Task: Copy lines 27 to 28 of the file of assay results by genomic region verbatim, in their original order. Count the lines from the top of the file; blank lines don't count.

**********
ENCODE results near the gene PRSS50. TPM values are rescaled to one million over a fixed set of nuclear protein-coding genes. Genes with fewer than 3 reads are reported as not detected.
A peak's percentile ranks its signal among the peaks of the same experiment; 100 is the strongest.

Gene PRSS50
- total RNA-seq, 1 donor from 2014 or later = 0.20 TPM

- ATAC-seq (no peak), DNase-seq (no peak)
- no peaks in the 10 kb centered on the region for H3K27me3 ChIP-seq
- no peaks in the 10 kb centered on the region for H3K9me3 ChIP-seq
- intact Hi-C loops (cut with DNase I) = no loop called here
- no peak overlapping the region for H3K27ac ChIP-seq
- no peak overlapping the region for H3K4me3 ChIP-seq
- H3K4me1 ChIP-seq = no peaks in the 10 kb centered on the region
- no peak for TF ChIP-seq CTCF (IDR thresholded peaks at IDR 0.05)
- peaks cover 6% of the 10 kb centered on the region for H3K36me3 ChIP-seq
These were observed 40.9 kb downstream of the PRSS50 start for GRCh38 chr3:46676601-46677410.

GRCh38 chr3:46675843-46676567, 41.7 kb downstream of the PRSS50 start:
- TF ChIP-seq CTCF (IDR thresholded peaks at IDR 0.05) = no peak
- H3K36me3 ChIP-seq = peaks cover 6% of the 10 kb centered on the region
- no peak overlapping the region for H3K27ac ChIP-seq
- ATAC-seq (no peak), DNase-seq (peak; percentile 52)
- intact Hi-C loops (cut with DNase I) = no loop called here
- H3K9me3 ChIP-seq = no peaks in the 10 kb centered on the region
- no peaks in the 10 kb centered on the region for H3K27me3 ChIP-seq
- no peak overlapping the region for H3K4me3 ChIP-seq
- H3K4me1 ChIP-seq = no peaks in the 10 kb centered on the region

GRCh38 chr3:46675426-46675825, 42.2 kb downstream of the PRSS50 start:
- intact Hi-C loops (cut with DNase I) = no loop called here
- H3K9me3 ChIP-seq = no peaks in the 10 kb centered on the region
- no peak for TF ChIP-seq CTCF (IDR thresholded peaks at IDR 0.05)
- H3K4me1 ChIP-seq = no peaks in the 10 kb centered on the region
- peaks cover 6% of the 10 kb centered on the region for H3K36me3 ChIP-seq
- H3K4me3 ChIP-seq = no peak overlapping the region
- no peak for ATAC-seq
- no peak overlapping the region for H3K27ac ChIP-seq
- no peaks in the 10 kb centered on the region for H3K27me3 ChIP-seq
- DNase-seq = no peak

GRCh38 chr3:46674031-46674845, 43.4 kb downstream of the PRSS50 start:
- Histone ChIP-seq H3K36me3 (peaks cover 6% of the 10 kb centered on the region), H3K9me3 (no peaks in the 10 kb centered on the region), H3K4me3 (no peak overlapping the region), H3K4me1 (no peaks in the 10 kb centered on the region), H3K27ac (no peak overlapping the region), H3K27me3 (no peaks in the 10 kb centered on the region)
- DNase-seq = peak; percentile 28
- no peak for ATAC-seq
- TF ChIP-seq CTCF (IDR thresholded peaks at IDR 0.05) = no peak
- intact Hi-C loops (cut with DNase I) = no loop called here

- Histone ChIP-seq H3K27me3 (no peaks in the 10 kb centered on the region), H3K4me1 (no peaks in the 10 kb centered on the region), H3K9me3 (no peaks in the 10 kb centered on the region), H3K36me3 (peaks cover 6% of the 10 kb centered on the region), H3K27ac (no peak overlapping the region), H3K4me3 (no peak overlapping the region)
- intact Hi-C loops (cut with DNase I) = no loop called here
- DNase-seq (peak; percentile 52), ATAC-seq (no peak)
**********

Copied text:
- H3K9me3 ChIP-seq = no peaks in the 10 kb centered on the region
- no peak for TF ChIP-seq CTCF (IDR thresholded peaks at IDR 0.05)